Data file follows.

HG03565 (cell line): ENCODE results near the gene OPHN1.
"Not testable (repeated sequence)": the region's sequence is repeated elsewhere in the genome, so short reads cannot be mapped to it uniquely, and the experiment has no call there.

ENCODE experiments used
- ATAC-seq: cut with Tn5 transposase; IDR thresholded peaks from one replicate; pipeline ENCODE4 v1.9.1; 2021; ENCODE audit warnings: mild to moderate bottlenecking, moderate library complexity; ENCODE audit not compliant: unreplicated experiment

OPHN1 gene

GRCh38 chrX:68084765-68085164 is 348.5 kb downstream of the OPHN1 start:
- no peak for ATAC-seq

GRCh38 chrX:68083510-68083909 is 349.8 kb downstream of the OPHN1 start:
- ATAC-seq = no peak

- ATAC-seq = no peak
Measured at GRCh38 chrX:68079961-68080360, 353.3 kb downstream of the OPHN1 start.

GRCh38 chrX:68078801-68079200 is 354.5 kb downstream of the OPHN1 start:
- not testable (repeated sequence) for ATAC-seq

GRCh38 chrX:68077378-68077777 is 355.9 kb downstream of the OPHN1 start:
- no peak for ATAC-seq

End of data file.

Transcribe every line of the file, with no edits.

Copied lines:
HG03565 (cell line): ENCODE results near the gene OPHN1.
"Not testable (repeated sequence)": the region's sequence is repeated elsewhere in the genome, so short reads cannot be mapped to it uniquely, and the experiment has no call there.

ENCODE experiments used
- ATAC-seq: cut with Tn5 transposase; IDR thresholded peaks from one replicate; pipeline ENCODE4 v1.9.1; 2021; ENCODE audit warnings: mild to moderate bottlenecking, moderate library complexity; ENCODE audit not compliant: unreplicated experiment

OPHN1 gene

GRCh38 chrX:68084765-68085164 is 348.5 kb downstream of the OPHN1 start:
- no peak for ATAC-seq

GRCh38 chrX:68083510-68083909 is 349.8 kb downstream of the OPHN1 start:
- ATAC-seq = no peak

- ATAC-seq = no peak
Measured at GRCh38 chrX:68079961-68080360, 353.3 kb downstream of the OPHN1 start.

GRCh38 chrX:68078801-68079200 is 354.5 kb downstream of the OPHN1 start:
- not testable (repeated sequence) for ATAC-seq

GRCh38 chrX:68077378-68077777 is 355.9 kb downstream of the OPHN1 start:
- no peak for ATAC-seq